GX Jupitter-Larsen (Los Angeles, California – June 2012)
I first found out (as for many other artists) about MSBR and Koji through Marco Veronesi of ADN: it was 1992, if I am not wrong, and I was developing the initial ideas of my solo SSHE RETINA STIMULANTS activities...the transcendental intensity of the hyper dense sound and the materic flavor of the packaging hooked me forever...I got in touch and, besides getting release after release, we also became friends and I was honored to have a SSHE RETINA STIMULANTS/MSBR split, lathe 7" production put out by Koji himself in 1995. Our connection grew stronger year after year: we first met in Tokyo, when Koji was kind enough to come and see me very late at night, in occasion of one of my business trips. We then did together a small (3 dates) UK tour with Government Alpha in 1998 and met for the last time in 2000, when he came (with his girlfriend Niko) to Milano, where we performed again on the same bill. During all this time (and up to his tragically early death) we kept in constant touch and collaborated in many different ways (from him guesting on my SRS releases to me contributing tracks and articles / interviews for his magazine)... Koji was unique and absolutely special, mixing an extremely overwhelming vision with totally accurate crafting for his own sound creations, while delivering a monstrous cultural service for "noise based art" with his encyclopedic web site platform and his writing / publishing. On top of this, Koji was a very kind and totally pleasant person... I miss you, my friend.
P.NG5361.Bandera (Milan, Italy – April 2012)
I have to say “Good-Bye, Tano-san”. Since 1994 when I re-started my musical activity again, I had frequently met him and talked to him about music and mores. He was a mania for Manga, gamble and Neue Deutsche Welle. I am remembering the live show at the small club, which I firstly organized. Then, I invited to M.S.B.R., Pain Jerk and Incapacitants. Some label would like to release the live LP at that time, but this plan has been lost. I sometimes performed the live show with M.S.B.R., and moreover collaborated with him in live performances. They are very funny times for me and even him. In 1997(?), I firstly mini-toured to West Coast of USA with M.S.B.R., RoboChanMan and Yok. I spent very pleased time with him and US friends. Thank you, Tano-san !!! One memory: I and my wife visited Denshi-Zatsuon shop and met him in the spring of 2005, and after then, she said to me “ I looked Tano-san was very tired”. I suggest that he had already suffered from colon cancer. This time is the last that I saw him. Therefore, I have to say “Thank you very much, Tano-san!!!! Good-Bye !!!!”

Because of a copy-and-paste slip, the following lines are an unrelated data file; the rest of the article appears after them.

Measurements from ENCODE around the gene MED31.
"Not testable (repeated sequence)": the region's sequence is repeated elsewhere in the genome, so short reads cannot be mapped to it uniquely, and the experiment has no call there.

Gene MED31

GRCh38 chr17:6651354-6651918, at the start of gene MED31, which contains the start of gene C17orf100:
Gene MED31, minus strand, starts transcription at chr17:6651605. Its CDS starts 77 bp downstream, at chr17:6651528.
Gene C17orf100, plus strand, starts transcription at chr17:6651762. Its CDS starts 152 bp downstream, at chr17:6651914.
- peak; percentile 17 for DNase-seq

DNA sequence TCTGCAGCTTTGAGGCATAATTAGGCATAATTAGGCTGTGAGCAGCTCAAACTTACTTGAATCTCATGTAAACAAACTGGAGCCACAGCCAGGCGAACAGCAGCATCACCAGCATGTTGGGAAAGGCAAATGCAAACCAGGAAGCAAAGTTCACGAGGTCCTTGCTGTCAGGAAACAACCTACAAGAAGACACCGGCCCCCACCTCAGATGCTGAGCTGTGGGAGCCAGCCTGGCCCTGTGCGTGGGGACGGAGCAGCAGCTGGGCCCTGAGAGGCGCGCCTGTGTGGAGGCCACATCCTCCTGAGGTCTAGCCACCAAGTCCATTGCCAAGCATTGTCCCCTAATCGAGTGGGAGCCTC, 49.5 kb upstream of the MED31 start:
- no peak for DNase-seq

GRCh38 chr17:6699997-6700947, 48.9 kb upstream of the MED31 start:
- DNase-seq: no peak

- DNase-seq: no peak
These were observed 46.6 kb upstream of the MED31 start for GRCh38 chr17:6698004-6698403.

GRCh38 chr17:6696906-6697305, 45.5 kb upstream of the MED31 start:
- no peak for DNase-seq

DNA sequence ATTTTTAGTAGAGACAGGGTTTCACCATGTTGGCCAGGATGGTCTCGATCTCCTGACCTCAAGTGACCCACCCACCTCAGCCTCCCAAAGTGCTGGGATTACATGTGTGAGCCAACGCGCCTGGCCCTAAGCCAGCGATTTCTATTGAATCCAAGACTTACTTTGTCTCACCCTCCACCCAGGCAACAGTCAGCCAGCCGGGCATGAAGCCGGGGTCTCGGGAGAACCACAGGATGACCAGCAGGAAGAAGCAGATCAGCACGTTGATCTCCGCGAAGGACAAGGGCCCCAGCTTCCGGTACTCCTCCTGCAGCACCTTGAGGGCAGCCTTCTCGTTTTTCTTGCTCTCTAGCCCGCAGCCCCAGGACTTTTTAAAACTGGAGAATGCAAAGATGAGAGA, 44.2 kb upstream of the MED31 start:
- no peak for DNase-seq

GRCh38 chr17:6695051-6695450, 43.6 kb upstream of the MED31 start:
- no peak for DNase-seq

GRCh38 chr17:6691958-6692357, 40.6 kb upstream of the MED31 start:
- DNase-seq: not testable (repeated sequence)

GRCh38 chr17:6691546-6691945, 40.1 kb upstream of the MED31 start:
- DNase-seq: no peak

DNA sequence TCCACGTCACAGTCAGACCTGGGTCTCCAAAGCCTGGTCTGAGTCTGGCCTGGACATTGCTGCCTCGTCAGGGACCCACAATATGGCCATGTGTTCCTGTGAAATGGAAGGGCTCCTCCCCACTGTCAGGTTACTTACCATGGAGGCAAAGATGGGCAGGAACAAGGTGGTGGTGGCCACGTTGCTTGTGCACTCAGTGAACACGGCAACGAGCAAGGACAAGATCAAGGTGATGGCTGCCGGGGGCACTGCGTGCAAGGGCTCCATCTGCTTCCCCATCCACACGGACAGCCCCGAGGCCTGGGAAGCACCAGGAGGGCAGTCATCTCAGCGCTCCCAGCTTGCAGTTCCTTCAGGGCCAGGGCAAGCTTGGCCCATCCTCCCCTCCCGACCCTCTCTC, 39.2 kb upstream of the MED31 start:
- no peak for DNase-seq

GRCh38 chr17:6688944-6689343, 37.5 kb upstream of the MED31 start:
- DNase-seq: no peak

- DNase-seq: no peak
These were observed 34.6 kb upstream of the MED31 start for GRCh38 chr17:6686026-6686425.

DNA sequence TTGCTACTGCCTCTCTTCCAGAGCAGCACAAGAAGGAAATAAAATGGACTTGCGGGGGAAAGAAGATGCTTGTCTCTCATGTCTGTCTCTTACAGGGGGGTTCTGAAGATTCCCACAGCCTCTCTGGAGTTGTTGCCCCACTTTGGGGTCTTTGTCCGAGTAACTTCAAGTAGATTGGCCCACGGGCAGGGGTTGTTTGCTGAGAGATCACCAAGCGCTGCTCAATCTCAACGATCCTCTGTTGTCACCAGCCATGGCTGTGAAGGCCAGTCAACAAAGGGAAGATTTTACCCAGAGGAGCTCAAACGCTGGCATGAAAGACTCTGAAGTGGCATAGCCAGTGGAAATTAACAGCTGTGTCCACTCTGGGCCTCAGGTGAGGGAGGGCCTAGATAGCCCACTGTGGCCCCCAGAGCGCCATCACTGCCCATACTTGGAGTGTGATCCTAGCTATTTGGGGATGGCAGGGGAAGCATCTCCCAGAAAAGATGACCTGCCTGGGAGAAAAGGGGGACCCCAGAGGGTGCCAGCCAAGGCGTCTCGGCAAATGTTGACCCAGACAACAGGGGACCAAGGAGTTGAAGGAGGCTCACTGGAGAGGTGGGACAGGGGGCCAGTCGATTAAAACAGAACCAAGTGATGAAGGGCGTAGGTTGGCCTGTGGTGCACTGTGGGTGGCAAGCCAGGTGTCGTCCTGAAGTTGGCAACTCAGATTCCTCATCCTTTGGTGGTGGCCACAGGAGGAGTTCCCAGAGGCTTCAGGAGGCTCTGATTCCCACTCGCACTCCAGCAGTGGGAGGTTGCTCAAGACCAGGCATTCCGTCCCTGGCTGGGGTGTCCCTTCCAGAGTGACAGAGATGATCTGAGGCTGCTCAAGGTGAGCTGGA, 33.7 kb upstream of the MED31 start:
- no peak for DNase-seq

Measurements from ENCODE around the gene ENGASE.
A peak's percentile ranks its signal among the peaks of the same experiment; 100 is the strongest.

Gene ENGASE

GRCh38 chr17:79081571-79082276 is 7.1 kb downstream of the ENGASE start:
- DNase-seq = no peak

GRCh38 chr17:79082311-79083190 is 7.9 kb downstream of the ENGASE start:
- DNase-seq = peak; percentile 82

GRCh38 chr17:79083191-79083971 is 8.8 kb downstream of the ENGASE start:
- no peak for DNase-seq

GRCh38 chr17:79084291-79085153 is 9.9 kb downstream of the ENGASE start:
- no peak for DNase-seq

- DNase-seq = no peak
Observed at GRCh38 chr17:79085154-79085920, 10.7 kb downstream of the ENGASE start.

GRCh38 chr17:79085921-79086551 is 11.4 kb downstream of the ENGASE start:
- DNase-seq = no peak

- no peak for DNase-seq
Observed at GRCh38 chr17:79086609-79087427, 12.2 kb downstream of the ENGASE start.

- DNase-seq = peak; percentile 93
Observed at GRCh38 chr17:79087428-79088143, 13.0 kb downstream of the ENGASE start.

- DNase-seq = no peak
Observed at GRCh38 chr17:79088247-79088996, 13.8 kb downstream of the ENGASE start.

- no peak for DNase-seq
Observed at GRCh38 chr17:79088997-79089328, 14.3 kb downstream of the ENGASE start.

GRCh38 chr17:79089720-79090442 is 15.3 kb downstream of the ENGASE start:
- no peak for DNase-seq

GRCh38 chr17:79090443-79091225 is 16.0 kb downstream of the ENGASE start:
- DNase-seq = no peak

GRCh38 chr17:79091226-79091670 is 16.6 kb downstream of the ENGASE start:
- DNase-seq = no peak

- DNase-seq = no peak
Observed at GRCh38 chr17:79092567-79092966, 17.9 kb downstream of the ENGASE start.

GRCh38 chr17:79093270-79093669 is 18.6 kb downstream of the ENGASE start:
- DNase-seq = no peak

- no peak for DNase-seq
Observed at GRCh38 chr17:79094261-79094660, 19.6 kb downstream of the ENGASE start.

Dr. Kimihide Kusafuka a.k.a. K2 (Tokyo, Japan – October 2012)
My first introduction to MSBR was via "Ultimate Ambience" LP in '92. I began corresponding and collaborating with Koji in 1993. Our first release (of several) was in '94, "Sonic Aggression". We had mutual admiration. He, Hiroshi Hasegawa, and Masami Akita were among the first Japanese artists that I was in contact with. I also had the pleasure of meeting him in Tokyo when he flew me there in 2003. At his store, he asked me to sign the wall (in his store) next to Thurston Moore's name because he said Thurston was a fan of my work too. I found it odd for anyone wanting an autograph of mine. He insisted. He made me feel special. In a genre where some like to "knock you down", Koji was loving and understanding. I was so excited, nervous, shy to meet Japanese artists that I admired and loved to listen to. He was very humble. I am honored to have met, collaborated with, and called him my friend. We are all grateful that he left behind his work to be cherished for many years to come.
Richard Ramirez (Houston, Texas – August 2012)
Sometimes, I think how Tano-san is going now. and when I listen noise stuff at my home, I think what he think of them… I liked to hear his opinion for noise. I liked his point of views for noise. He was my first friend who make noise. we used to have dinner after we met at NEdS record store. Then we told a lot about noise. so our relationship consisted of "NOISE". So, only "NOISE". but he had many hobbies. Football, Mixed Martial Arts, Cats, Manga and Pachinko etc.. Past about 6 years since he passed away. he was 44 years old at the time. Now I am 42 years old. if I died after 2 years, what should I do? what should I think? I can't imagine it. but I only know what I should make NOISE. to make NOISE what I can do it now. We can't meet Tano-san anymore. but we can consider MSBR more and more. still you can feel minds of Tano-san via MSBR. so, forever…
Yasutoshi Yoshida (Tokyo, Japan – November 2011)